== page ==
Vatican City has borders, laws and rules but apparently, Americans are expected not to have any such things and continuously allow millions and millions of people to “migrate” here illegally—use fake or stolen ID’s, commit social security fraud, evade income tax, drive without a license, etc., less we be called xenophobes, bigots and nativists. Ooh, scary words.
Remember, if all illegal immigration were stopped tomorrow, the U.S. would still allow more immigrants each year than all other nations in the world combined, each and every year.
Mark Jaws writes:
As a loyal Catholic of Jewish ancestry and inflicted with the Ashkenazic penchant for study and contentious contemplation, I have read the Catechism of the Catholic Church three times in the past six years and have often reflected on the duties of the Christian citizen living in a secular democracy.
Here is what the Catholic Catechism (paragraph 2241) has to say about illegal immigration:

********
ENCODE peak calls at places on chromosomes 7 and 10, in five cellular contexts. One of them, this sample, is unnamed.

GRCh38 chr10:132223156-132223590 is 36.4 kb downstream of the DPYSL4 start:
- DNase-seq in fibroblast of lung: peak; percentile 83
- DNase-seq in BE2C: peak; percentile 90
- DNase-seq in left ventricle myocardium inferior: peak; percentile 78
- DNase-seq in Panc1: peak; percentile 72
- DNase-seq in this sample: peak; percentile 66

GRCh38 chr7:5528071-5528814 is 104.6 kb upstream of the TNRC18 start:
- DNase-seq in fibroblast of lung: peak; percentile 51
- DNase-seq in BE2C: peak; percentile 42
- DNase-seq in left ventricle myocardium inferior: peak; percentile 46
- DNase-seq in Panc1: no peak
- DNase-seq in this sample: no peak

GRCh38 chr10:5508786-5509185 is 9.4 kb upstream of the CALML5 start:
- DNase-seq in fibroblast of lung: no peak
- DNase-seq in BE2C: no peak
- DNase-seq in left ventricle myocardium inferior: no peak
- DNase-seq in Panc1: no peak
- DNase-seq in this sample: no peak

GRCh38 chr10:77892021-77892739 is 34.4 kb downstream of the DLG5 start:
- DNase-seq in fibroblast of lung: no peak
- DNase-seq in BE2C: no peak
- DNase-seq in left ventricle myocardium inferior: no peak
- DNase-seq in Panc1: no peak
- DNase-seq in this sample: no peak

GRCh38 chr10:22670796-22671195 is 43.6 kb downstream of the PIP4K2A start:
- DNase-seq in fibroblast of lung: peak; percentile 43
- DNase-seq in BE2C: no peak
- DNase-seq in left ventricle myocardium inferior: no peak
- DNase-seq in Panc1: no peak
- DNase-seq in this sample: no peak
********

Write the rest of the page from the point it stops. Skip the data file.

The more prosperous nations are obliged , to the extent they are able, to welcome the foreigner in search of the security and the means of livelihood which he cannot find in his country of origin … Political authorities, for the sake of the common good for which they are responsible, may make the exercise of the right to immigrate subject to various juridical conditions, especially with regard to the immigrants’ duties toward their country of adoption. Immigrants are obliged to respect with gratitude the material and spiritual heritage of the country that receives them, to obey its laws and to assist in carrying civic burdens.